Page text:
A reader wrote to me a while back asking me to recommend some good books for a reading group he helps organize. This was the message:
“A major component of our organizing is developing workers who we recruit onto our committee as revolutionary organizers that can become leaders within the proletariat. A large part of this process is using our committee meetings as forums to educate workers on marxist political economy, in order to make it understood that by fighting for better working conditions we are engaging in class struggle, and make the political content of that struggle explicit.
“We’ve tried material like “Economic Interpretation of the Job” for curriculum, and had some success:
But feeling as if that was inadequate, more recently we’ve tried to read “Wage Labor and Capital” as a group, trying to get workers to understand the the abstractions described in it through observations of how they manifest in the workplace. We’ve had very little success with this, and are now re-assessing what is a decent curriculum.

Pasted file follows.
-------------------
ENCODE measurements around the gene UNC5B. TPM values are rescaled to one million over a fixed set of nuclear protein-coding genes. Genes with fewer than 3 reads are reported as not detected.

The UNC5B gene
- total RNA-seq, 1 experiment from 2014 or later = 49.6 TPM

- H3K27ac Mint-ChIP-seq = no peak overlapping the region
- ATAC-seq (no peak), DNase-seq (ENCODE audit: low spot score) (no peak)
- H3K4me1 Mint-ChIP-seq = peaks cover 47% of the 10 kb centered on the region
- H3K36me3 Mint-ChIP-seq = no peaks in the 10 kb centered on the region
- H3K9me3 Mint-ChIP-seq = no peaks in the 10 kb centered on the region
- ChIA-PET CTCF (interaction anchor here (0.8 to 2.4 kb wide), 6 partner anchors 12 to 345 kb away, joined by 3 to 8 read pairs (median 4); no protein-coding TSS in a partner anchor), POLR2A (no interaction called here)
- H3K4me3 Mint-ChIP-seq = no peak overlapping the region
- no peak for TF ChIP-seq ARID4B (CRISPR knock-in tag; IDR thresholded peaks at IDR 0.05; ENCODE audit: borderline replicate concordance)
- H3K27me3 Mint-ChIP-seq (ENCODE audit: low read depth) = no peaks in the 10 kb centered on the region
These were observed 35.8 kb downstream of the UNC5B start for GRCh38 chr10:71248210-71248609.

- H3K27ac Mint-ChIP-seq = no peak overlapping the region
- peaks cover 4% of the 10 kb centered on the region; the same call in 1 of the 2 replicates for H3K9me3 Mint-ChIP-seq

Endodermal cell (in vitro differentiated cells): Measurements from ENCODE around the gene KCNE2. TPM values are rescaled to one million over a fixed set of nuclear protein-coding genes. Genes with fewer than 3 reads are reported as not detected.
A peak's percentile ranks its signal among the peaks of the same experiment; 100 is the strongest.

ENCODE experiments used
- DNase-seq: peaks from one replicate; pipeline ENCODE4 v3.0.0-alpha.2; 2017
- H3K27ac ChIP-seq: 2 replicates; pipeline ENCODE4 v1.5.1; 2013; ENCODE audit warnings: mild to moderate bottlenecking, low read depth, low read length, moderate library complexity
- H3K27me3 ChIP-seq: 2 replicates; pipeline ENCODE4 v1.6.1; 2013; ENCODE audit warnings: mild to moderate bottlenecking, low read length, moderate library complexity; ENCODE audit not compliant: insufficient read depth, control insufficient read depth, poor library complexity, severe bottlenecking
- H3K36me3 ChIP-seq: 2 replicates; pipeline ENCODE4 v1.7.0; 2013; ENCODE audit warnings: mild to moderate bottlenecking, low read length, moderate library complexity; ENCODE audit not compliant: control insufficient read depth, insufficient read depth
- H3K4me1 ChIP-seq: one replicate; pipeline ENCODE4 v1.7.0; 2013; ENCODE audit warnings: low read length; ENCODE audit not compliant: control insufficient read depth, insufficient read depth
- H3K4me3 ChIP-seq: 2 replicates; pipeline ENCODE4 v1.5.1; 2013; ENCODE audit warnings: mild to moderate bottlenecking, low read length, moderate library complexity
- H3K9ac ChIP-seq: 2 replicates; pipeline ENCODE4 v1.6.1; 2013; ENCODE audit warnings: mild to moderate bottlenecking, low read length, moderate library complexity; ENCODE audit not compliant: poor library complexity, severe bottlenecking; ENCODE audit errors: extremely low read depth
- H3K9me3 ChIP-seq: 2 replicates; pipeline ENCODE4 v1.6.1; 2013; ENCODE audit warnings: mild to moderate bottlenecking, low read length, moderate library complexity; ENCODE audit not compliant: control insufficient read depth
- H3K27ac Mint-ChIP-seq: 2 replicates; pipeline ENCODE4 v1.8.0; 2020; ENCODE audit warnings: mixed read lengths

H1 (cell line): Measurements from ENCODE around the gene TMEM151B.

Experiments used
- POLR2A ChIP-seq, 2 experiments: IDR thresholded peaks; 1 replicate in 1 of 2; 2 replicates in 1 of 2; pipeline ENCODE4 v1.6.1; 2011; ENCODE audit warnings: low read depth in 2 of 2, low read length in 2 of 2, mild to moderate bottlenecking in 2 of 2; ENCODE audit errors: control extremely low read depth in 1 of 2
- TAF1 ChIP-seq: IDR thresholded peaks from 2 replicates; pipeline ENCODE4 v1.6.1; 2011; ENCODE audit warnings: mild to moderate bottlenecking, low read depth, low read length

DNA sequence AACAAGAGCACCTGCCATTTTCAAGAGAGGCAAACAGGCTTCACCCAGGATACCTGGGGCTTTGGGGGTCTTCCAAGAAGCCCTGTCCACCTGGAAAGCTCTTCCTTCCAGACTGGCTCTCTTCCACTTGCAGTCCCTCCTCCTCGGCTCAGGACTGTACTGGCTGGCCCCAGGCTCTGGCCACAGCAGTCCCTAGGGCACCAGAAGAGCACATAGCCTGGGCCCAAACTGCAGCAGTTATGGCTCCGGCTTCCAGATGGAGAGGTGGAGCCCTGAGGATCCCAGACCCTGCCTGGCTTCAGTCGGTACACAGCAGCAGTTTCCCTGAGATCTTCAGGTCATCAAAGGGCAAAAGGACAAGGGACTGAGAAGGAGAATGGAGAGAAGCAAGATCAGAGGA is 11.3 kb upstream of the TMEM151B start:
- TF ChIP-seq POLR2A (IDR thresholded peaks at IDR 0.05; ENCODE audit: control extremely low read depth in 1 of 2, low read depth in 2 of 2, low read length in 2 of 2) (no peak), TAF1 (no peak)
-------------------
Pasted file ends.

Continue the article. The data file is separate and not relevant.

“As someone with an apparent gift for conveying theory on market exchange and the labor process to people with almost no background in Marx, I was wondering if you had any advice on a curriculum on political economy proceeding from a basic understanding of class struggle, expanding into more complex concepts like SNLT, crisis, and commodity fetishism, that by the end one would hope that the student has a solid theoretical analysis of capitalism and the ability to articulate that theory to others and withstand argument.”
I recommended a few books:
I suspect that there are probably even better suggestions that readers out there may wish to add to the list. Yes in a perfect world I would just say “read Capital and nothing else!” But since the reader says that Value Price and Profit was too abstract I don’t think ‘read Capital!” is the right response. I prefer to be more practical. Have others out there had luck with intro-to-Marx sort of reading groups, especially ones linked to organizing efforts? Does anyone have good suggestions of books that I might pass on?